Pelosi Expects Executive Order, But Obama Seems To Prefer Legislative Solution
U.S. House Speaker Nancy Pelosi (D-Calif.) said in a recent interview that she expects Pres. Barack Obama to issue an executive order soon after his inauguration reversing Pres. George W. Bush’s restrictions on federal funding of human embryonic stem cell research.
But then President-elect Obama on January 16 suggested to CNN he may leave the heavy lifting on changing embryonic stem cell research policy to Congress, making the issuance of an executive order anything but certain at this time.
Lifting the Bush administration restrictions would not only channel more money to stem cell work, but also lead to increased availability of human embryonic stem cell lines for study, and eliminate a complex bureaucracy that has arisen to enforce the Bush provision, according to observers.
“Science is a gift from God to all of us,” U.S. House Speaker Nancy Pelosi, D-Calif., said in an interview with Stanford University representatives. “Scientists have been given an almost biblical power to cure through advances in embryonic stem cell research. A repeal of the ban is critical so that we may take advantage of the opportunity to save lives, find cures and give hope to those suffering. It is an opportunity that we cannot miss.”
Although representatives of Obama’s transition team have repeatedly declined to comment on his plans, the President-elect himself on Jan. 16 signaled that he might not use his executive authority to reverse Bush-era limits on stem cell research, and instead might wait for Congress to change the policy.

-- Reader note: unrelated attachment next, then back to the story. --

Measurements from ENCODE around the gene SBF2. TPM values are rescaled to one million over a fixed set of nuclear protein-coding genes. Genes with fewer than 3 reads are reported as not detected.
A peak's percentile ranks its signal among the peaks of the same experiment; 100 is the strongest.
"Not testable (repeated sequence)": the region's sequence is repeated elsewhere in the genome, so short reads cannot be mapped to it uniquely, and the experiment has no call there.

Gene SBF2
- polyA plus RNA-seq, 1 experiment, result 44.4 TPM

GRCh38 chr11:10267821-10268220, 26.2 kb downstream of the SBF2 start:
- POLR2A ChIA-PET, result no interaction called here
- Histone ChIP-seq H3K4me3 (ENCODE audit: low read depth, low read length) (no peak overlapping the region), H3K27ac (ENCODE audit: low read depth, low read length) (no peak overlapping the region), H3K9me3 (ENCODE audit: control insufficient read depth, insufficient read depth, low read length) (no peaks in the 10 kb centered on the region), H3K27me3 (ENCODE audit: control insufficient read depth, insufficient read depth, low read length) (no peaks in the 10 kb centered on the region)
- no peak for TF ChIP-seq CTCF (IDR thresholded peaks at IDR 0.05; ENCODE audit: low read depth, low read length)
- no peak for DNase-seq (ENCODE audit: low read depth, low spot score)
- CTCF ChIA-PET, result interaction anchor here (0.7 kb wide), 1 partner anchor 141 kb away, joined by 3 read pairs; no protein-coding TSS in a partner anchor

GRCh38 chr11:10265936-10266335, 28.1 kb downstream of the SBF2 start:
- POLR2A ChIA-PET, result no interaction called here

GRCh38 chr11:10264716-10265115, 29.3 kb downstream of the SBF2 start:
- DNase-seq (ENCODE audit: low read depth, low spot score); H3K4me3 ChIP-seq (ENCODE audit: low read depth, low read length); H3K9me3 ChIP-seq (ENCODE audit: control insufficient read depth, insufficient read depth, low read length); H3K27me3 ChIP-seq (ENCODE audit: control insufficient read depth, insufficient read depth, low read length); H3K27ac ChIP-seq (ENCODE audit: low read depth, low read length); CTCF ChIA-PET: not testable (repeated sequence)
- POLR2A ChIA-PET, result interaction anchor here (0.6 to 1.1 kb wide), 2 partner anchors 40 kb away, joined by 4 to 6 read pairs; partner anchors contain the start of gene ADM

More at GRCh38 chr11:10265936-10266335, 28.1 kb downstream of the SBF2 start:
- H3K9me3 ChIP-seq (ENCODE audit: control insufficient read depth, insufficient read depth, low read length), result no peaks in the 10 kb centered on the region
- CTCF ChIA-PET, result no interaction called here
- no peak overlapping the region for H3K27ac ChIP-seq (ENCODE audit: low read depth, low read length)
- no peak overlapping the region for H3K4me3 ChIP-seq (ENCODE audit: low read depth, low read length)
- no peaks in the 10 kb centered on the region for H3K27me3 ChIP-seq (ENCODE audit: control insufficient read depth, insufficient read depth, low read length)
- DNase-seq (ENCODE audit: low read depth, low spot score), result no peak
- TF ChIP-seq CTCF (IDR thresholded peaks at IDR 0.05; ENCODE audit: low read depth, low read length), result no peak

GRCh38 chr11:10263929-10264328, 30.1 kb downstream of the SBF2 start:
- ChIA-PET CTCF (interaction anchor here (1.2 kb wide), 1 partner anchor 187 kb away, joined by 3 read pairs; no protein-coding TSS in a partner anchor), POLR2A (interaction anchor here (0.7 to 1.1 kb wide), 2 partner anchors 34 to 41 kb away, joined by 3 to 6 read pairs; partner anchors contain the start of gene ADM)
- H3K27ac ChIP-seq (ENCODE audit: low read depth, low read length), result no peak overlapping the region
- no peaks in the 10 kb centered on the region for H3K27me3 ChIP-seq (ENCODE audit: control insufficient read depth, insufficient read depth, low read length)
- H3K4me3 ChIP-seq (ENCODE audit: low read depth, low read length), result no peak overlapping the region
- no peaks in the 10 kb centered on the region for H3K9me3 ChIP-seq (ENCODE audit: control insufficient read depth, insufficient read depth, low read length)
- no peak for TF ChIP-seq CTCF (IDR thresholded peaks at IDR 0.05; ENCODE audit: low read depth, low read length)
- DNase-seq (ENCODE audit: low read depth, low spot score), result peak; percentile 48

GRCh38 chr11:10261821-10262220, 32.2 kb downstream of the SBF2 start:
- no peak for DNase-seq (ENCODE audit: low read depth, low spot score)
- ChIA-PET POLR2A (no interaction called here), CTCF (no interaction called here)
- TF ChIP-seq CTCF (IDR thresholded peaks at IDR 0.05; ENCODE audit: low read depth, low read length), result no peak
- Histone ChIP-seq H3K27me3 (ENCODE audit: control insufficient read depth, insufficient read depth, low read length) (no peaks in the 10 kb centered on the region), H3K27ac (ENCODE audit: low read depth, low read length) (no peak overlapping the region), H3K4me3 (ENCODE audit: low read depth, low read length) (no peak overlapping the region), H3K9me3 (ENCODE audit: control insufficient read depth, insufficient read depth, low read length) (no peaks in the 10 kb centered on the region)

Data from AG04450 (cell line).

“Well, if we can do something legislative, then I usually prefer a legislative process because those are the people’s representatives,” Obama said in a CNN interview. “And I think that on embryonic stem cell research, the fact that you have bipartisan support around that issue, the fact that you have Republicans like Orrin Hatch (Utah) who are fierce opponents of abortion and yet recognize that there is a moral and ethical mechanism to ensure that people with Parkinson’s disease and Alzheimer’s can actually find potentially some hope out there, you know, I think that sends a powerful message.
“So we’re still examining what things we’ll do through executive order,” Obama said. “But I like the idea of the American people’s representatives expressing their views on an issue like this.”
With or without an Obama executive order, Pelosi expects Congress will work to pass legislation that would enhance support for stem cell research and ensure that future presidents couldn’t unilaterally change the policy without congressional approval.
“It is one of our top priorities,” Pelosi said.
Legislation removing the ban has been passed twice during the last few years, and Bush vetoed it both times.
Researchers cautioned that in the current economic climate, no one should be expecting a windfall of new grants.
Yet even a modest increase would help scientists, in both spirit and substance.
“Lifting the ban on the use of federal funding for human embryonic stem cell research will end a sorry chapter in federal research policies and usher in a new era in this promising field of medicine,” said Philip Pizzo, MD, dean of the Stanford University School of Medicine and a member of the board overseeing California’s stem cell agency. “It would provide scientists with much-needed resources to speed discoveries and devise new treatments for some of the most vexing diseases and severe injuries.”